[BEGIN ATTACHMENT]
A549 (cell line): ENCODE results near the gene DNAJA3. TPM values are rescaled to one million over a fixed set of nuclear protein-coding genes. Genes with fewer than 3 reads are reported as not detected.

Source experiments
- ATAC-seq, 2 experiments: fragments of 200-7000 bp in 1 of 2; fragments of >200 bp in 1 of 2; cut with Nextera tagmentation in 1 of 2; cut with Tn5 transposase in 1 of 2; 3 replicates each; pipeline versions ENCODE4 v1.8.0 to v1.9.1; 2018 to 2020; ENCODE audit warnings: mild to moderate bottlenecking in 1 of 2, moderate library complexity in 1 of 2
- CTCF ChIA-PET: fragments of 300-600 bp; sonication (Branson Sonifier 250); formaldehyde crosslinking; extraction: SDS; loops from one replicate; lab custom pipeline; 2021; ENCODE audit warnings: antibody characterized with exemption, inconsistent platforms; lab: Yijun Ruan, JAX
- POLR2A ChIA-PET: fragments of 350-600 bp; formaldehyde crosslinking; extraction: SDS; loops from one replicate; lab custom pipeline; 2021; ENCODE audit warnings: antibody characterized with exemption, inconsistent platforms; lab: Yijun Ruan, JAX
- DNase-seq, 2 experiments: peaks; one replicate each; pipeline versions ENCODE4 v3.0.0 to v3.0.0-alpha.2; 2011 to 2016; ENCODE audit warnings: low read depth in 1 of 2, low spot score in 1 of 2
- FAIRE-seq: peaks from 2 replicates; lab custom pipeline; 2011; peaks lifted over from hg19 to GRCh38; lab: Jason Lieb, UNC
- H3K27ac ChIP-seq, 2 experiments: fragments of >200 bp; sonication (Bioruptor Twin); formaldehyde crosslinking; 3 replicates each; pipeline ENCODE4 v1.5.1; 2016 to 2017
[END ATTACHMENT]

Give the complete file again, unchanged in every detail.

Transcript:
A549 (cell line): ENCODE results near the gene DNAJA3. TPM values are rescaled to one million over a fixed set of nuclear protein-coding genes. Genes with fewer than 3 reads are reported as not detected.

Source experiments
- ATAC-seq, 2 experiments: fragments of 200-7000 bp in 1 of 2; fragments of >200 bp in 1 of 2; cut with Nextera tagmentation in 1 of 2; cut with Tn5 transposase in 1 of 2; 3 replicates each; pipeline versions ENCODE4 v1.8.0 to v1.9.1; 2018 to 2020; ENCODE audit warnings: mild to moderate bottlenecking in 1 of 2, moderate library complexity in 1 of 2
- CTCF ChIA-PET: fragments of 300-600 bp; sonication (Branson Sonifier 250); formaldehyde crosslinking; extraction: SDS; loops from one replicate; lab custom pipeline; 2021; ENCODE audit warnings: antibody characterized with exemption, inconsistent platforms; lab: Yijun Ruan, JAX
- POLR2A ChIA-PET: fragments of 350-600 bp; formaldehyde crosslinking; extraction: SDS; loops from one replicate; lab custom pipeline; 2021; ENCODE audit warnings: antibody characterized with exemption, inconsistent platforms; lab: Yijun Ruan, JAX
- DNase-seq, 2 experiments: peaks; one replicate each; pipeline versions ENCODE4 v3.0.0 to v3.0.0-alpha.2; 2011 to 2016; ENCODE audit warnings: low read depth in 1 of 2, low spot score in 1 of 2
- FAIRE-seq: peaks from 2 replicates; lab custom pipeline; 2011; peaks lifted over from hg19 to GRCh38; lab: Jason Lieb, UNC
- H3K27ac ChIP-seq, 2 experiments: fragments of >200 bp; sonication (Bioruptor Twin); formaldehyde crosslinking; 3 replicates each; pipeline ENCODE4 v1.5.1; 2016 to 2017